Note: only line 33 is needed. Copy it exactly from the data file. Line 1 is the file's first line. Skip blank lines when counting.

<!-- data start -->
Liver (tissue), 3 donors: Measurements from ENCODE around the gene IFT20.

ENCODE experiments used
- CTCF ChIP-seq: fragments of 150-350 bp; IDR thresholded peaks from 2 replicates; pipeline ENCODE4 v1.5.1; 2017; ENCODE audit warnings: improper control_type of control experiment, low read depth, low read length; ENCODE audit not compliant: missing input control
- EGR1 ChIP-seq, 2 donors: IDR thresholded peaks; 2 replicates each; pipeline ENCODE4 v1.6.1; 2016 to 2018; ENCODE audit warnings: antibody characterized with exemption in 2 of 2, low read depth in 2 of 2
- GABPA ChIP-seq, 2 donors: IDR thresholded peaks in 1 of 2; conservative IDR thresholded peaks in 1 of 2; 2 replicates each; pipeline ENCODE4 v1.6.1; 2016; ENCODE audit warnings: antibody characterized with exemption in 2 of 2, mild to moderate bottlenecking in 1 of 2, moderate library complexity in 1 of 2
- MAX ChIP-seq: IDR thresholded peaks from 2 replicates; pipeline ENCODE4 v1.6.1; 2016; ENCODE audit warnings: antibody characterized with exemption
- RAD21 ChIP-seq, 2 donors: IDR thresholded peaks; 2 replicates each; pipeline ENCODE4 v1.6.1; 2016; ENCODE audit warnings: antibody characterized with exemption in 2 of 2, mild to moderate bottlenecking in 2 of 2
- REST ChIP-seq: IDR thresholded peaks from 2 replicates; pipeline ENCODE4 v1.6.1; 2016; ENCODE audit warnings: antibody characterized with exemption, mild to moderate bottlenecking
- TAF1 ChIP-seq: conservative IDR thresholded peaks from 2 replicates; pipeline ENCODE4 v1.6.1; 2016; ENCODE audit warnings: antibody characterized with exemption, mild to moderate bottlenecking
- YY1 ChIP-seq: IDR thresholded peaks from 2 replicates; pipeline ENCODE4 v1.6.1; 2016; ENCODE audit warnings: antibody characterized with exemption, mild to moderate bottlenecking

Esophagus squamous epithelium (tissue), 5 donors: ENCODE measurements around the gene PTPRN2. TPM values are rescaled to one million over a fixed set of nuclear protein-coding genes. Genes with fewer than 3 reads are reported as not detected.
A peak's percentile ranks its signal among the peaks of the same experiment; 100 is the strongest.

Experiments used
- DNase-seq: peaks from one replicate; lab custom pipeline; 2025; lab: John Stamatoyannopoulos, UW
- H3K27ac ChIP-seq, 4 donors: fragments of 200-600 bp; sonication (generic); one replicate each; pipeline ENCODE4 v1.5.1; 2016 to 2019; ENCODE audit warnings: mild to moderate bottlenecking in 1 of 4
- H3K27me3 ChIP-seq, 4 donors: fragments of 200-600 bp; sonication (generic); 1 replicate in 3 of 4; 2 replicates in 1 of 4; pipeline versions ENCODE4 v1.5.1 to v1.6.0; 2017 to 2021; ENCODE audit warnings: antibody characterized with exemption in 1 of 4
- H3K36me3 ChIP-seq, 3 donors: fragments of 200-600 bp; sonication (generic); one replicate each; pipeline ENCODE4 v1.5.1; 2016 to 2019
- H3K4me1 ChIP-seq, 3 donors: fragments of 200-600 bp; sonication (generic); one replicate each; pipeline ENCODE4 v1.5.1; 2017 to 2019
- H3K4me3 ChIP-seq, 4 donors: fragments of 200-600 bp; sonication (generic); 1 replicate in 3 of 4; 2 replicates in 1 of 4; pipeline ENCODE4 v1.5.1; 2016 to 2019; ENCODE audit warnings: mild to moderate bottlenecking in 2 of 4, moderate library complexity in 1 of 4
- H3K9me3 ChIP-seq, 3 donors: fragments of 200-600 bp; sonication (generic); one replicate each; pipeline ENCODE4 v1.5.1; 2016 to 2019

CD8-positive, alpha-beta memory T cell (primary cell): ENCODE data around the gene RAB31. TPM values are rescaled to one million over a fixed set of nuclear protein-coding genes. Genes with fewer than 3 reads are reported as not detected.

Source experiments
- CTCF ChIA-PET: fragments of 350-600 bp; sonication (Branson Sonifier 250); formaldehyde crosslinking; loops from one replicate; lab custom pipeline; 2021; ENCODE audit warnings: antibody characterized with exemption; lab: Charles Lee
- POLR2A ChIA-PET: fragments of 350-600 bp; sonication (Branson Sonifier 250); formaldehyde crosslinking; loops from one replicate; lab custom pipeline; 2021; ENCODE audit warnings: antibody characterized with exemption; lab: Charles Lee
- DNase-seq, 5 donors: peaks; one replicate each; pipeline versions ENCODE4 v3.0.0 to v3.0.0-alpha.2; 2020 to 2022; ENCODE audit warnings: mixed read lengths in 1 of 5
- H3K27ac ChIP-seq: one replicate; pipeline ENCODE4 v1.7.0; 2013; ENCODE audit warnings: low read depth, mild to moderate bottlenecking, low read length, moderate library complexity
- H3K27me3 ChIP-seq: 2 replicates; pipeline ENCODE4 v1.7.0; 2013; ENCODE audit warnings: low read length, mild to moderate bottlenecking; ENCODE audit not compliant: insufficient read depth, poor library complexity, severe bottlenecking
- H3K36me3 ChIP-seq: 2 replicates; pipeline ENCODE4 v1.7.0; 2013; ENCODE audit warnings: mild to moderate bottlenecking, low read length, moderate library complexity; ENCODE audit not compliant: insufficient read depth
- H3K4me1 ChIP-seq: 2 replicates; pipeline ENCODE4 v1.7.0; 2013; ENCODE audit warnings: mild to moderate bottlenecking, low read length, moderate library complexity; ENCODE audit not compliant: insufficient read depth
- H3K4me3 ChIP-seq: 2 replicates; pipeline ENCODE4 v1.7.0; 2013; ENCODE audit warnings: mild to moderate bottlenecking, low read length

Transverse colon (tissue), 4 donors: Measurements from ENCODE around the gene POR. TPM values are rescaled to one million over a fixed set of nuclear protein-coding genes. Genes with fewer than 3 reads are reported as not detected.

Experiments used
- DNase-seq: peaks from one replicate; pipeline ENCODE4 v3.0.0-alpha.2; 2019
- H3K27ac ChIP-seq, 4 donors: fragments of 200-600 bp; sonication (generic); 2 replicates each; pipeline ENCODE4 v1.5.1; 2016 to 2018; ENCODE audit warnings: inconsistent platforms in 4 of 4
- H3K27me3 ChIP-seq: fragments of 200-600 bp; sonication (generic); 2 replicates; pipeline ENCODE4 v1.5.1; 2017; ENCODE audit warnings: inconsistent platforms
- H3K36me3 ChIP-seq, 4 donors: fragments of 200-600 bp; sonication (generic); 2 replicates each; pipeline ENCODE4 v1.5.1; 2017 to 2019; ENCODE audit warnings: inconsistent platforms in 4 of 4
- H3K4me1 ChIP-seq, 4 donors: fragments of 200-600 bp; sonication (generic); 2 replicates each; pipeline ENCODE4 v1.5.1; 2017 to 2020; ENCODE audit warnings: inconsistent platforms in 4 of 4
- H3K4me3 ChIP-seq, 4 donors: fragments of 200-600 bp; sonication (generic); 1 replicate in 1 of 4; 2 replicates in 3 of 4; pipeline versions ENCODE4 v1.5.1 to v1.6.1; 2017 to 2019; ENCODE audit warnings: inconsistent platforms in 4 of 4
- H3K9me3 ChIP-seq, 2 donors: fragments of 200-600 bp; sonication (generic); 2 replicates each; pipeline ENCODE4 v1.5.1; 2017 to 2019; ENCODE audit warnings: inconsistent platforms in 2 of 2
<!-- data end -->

- DNase-seq: peaks from one replicate; pipeline ENCODE4 v3.0.0-alpha.2; 2019